When Stanford has the ball:
On the ground:
Stanford is doing quite well running the ball too, with 166 yards per game on a 4.64 yards per carry average. By means of comparison, the Card ran for just 111 yards per game on three yards per carry last year, meaning that this season's totals are about 50 percent better. A big, hidden factor has been the health of the offensive line, which, excepting Chase Beeler last week, hasn't suffered the same degree of in-season injuries as Stanford O lines in previous years. The most obvious factor is Toby Gerhart, who already has more rushing yards (525) than 2007's leading rusher, Anthony Kimble (509).
Arizona really hasn't faced a competent rush attack this season, but our preview suggests the Wildcats would be vulnerable on the ground. And, indeed, rush defense appears to be the relative weakness of the Wildcats, as opponents have racked up nearly as many yards on the ground (107 per game) as they have in the air (119). Arizona's 3.5 yards per carry allowed also is reason for optimism.
Talk about a hidden stat though: Stanford is averaging over five yards per carry in each of the first three quarters, but just 2.58 in the fourth quarter in 2008. I call for 170 Card rush yards , but they'll need more consistent production in the fourth quarter if they hope to salt away an upset.
In the air:
Stanford is passing for 149 yards per game, on just six yards per pass. Unless you're Navy or Tom Osborne Nebraska, it's practically unheard of to gain more rush yards than pass yards. And, in Stanford's case, the rush numbers are pretty average, so this anomaly reflects primarily on the pass attack. Arizona's secondary, on paper, doesn't look to be the strength it was last year, but opponents have a QB rating of just 89, and are passing for only 119 yards per game.
The story for Stanford is worse yet at home, which brings us to our second hidden stat. Even though Oregon State and San Jose State were two of the weakest defenses Stanford's faced all season, the Card are completing a higher percentage of its passes (57 vs. 51) for more yards per attempt (6.2 vs. 5.6) on the road, strangely. Perhaps Pritchard is putting too much pressure on himself and pressing too hard in front of the home fans?
Then again, and after seeing the Notre Dame game I would personally be tempted to file this under "lies, damn lies and statistics," two of Pritchard's three highest-rated passing games were his last two, against Washington and Notre Dame. (Oregon State was the other.) A big reason is that Pritchard averaged under six yards per attempt in each of his first four games, but hit 9.3 per pass against Washington and 6.5 against Notre Dame. The Card will need to similarly stretch the field against Arizona to keep up with Willie Tuitama.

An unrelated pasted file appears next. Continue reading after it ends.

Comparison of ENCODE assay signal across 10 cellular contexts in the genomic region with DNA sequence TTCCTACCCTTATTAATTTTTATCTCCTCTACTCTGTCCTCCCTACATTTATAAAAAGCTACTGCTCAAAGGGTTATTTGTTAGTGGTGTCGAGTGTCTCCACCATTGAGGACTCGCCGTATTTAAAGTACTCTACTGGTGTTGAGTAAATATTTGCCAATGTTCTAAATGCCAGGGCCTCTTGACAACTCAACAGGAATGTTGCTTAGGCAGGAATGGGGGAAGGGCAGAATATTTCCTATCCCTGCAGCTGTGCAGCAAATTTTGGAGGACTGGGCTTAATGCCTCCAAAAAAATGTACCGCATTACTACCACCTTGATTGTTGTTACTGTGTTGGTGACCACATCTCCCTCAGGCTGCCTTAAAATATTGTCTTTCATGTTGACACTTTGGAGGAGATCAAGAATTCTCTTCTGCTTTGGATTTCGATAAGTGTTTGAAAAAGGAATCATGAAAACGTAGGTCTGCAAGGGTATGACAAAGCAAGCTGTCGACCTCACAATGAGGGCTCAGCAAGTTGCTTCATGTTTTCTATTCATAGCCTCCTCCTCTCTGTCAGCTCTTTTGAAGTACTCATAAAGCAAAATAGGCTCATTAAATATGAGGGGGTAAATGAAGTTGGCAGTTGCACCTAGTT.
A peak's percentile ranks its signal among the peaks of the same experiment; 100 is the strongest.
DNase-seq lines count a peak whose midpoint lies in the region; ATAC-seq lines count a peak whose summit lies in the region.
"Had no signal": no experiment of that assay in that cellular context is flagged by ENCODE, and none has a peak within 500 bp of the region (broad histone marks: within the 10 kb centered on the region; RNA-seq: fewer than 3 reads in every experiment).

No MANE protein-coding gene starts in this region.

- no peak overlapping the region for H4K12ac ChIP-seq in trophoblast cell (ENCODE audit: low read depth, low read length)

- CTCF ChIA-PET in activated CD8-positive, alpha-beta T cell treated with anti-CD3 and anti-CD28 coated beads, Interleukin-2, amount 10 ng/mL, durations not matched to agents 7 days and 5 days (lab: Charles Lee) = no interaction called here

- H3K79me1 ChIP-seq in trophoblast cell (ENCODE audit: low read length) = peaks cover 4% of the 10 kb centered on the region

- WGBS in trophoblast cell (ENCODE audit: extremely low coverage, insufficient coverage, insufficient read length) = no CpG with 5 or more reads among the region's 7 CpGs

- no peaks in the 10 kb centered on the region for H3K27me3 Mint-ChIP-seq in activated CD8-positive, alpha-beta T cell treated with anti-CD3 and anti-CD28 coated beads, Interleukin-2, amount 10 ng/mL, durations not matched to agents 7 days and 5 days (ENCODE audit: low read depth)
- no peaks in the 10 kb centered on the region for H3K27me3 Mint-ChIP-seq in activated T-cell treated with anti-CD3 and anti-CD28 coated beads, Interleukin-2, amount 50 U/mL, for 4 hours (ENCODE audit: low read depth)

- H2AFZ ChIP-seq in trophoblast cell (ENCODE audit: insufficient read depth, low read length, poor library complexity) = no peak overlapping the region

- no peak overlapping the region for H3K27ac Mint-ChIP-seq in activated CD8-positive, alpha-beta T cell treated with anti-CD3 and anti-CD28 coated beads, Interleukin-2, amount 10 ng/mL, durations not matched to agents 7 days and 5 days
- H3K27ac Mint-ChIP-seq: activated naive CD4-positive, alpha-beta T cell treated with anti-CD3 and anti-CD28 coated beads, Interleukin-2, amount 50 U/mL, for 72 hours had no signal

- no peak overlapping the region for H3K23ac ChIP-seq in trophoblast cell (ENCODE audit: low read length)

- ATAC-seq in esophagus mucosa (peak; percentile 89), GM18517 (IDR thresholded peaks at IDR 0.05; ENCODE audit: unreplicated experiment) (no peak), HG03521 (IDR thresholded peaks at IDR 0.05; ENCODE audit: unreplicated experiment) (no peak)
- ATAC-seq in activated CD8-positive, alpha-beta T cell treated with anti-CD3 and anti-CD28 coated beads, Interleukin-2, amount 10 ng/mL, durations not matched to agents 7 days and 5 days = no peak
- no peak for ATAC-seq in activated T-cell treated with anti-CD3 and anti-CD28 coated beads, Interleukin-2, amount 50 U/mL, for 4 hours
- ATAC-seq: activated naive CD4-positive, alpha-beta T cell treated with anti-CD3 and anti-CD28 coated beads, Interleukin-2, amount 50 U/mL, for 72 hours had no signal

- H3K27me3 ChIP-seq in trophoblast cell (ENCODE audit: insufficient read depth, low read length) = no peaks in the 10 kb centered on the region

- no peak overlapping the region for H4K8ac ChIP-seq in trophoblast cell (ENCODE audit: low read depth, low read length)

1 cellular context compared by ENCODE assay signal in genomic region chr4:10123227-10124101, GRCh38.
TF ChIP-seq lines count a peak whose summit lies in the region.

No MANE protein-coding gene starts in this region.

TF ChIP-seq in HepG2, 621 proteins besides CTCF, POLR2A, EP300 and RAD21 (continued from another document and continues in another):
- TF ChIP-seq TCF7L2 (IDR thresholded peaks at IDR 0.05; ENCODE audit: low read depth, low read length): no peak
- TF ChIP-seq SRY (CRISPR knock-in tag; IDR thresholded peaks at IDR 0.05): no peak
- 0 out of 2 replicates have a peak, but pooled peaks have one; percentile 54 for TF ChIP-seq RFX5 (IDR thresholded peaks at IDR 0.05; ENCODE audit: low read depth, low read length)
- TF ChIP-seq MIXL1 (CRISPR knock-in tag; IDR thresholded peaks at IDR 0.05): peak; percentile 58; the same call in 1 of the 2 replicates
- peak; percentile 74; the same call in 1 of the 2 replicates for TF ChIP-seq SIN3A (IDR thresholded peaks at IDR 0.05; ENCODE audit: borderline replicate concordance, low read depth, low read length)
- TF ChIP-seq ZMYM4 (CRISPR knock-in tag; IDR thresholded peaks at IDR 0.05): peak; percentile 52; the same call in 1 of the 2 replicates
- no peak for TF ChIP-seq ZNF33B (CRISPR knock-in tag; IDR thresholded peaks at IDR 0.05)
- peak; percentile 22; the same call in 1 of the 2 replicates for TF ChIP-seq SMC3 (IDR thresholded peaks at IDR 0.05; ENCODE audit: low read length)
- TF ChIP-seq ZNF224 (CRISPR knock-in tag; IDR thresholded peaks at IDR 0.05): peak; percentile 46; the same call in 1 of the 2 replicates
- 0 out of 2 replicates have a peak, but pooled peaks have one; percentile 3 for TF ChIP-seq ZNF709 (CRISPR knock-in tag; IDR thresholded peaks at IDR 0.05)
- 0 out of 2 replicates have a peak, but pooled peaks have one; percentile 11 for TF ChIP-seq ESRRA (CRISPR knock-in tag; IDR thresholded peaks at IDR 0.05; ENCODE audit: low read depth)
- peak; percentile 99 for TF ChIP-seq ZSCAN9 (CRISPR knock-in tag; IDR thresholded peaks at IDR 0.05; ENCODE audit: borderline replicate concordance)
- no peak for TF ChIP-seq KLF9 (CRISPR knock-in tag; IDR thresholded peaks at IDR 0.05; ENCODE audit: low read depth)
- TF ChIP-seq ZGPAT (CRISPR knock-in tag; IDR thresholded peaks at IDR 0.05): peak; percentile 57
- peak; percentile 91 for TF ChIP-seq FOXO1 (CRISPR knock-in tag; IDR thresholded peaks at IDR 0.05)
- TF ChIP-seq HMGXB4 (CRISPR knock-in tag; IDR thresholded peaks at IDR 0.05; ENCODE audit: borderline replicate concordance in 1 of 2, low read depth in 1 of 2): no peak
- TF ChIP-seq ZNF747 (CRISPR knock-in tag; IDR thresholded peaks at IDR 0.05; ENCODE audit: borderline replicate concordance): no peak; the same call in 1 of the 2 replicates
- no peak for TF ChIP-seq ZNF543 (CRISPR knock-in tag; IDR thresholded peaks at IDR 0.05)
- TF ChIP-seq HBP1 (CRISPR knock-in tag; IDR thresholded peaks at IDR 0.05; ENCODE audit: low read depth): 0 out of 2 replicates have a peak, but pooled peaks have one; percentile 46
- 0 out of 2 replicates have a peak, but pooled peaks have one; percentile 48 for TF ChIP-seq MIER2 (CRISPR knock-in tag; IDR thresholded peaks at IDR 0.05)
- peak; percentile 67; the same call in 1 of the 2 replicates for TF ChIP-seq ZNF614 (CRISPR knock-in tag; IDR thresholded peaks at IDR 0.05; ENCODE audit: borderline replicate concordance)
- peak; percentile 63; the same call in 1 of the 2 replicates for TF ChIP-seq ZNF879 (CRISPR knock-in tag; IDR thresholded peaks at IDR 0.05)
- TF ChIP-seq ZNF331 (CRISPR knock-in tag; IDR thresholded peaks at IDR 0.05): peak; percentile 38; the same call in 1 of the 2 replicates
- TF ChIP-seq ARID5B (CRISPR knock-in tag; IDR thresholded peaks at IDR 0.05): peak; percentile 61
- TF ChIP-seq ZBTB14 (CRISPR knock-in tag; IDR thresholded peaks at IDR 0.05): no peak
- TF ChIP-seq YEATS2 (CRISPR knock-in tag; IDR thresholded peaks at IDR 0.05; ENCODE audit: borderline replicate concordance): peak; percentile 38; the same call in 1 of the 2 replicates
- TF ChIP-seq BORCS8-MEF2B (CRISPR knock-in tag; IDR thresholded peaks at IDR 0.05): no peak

After the season's first six games though, I think your brain understands why I am a skeptic, even if your heart doesn't agree with me. I think Stanford passes for its average of 150 yards, less than half of what Arizona totals in the air. That should be the difference Saturday.
Arizona 30, Stanford 24. (Arizona -6, Over/Under: 54.) That sounds like a lot, but football lines aren't linear -- the difference between a four and six-point line is nothing compared to six and eight. And, in fact, I'm surprised the Wildcats aren't favored by at least a touchdown.
Arizona 34, Stanford 20.
I see Tuitama carving apart the Cardinal secondary. Stanford is an ugly 0-2 against top-25 caliber teams, losing by 17 to TCU and 24 to Arizona State, who we now know isn't even that good. (And don't tell me Notre Dame's a top-25 caliber team: top-25 teams aren't touchdown dogs to North Carolina.) I don't see why the Card should do any better against the Wildcats.
Consider: Arizona doesn't have the recent success of Arizona State or TCU, but they are probably a better football team, especially than Arizona State. Plus, the Wildcats' pass-early-and-often offense perfectly exploits Stanford's defensive weakness. If the Card backfield looked comical against sophomore Jimmy Clausen and Notre Dame's wideouts, Willie Tuitama should be able to pick Stanford apart.
Finally, as opponents see more and more tape on the 2008 Card, the limitations at the quarterback position become painfully clear, in a way they weren't necessarily week one or two. I expect the Wildcats to continue what plenty of teams have done -- overload the box against the run, and make Tavita Pritchard and the Card win a shootout through the air. I don't think Stanford has the personnel to do that.
Predicted: Notre Dame 30, Stanford 20.
Dame 28, Stanford 21.
Predicted: Stanford 28, Washington 27. Actual: Stanford 35, Washington 28.
Predicted: Stanford 34, San Jose State 24. Actual: Stanford 23, San Jose State 10.
Predicted: TCU 23, Stanford 10. Actual: TCU 31, Stanford 14.